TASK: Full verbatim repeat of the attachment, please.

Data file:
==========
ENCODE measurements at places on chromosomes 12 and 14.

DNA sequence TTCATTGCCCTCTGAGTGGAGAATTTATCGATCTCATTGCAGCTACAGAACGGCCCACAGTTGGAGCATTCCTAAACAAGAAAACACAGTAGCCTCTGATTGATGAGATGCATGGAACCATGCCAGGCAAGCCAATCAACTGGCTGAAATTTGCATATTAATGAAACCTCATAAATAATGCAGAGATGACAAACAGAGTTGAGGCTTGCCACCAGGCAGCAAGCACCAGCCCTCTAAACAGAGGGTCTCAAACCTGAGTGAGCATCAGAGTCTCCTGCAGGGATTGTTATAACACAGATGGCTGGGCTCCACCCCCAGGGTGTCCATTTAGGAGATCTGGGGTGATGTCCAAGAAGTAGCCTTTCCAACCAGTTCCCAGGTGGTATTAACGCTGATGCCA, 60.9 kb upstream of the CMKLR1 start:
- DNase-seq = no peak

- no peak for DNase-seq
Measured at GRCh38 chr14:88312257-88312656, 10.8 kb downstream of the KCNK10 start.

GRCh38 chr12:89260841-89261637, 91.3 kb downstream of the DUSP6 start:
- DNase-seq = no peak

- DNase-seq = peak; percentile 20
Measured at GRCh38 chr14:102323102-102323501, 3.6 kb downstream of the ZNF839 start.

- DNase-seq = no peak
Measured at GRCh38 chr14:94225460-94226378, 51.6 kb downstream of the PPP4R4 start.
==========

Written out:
ENCODE measurements at places on chromosomes 12 and 14.

DNA sequence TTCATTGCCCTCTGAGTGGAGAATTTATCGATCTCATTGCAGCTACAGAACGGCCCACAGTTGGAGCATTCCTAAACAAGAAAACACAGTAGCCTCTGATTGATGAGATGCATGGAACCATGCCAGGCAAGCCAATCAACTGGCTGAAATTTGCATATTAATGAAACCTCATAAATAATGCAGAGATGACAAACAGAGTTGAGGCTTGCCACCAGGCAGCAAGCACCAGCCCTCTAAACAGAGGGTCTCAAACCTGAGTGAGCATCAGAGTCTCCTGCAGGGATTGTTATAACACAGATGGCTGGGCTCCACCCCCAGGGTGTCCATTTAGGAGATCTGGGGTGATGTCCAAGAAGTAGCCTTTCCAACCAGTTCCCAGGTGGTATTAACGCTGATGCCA, 60.9 kb upstream of the CMKLR1 start:
- DNase-seq = no peak

- no peak for DNase-seq
Measured at GRCh38 chr14:88312257-88312656, 10.8 kb downstream of the KCNK10 start.

GRCh38 chr12:89260841-89261637, 91.3 kb downstream of the DUSP6 start:
- DNase-seq = no peak

- DNase-seq = peak; percentile 20
Measured at GRCh38 chr14:102323102-102323501, 3.6 kb downstream of the ZNF839 start.

- DNase-seq = no peak
Measured at GRCh38 chr14:94225460-94226378, 51.6 kb downstream of the PPP4R4 start.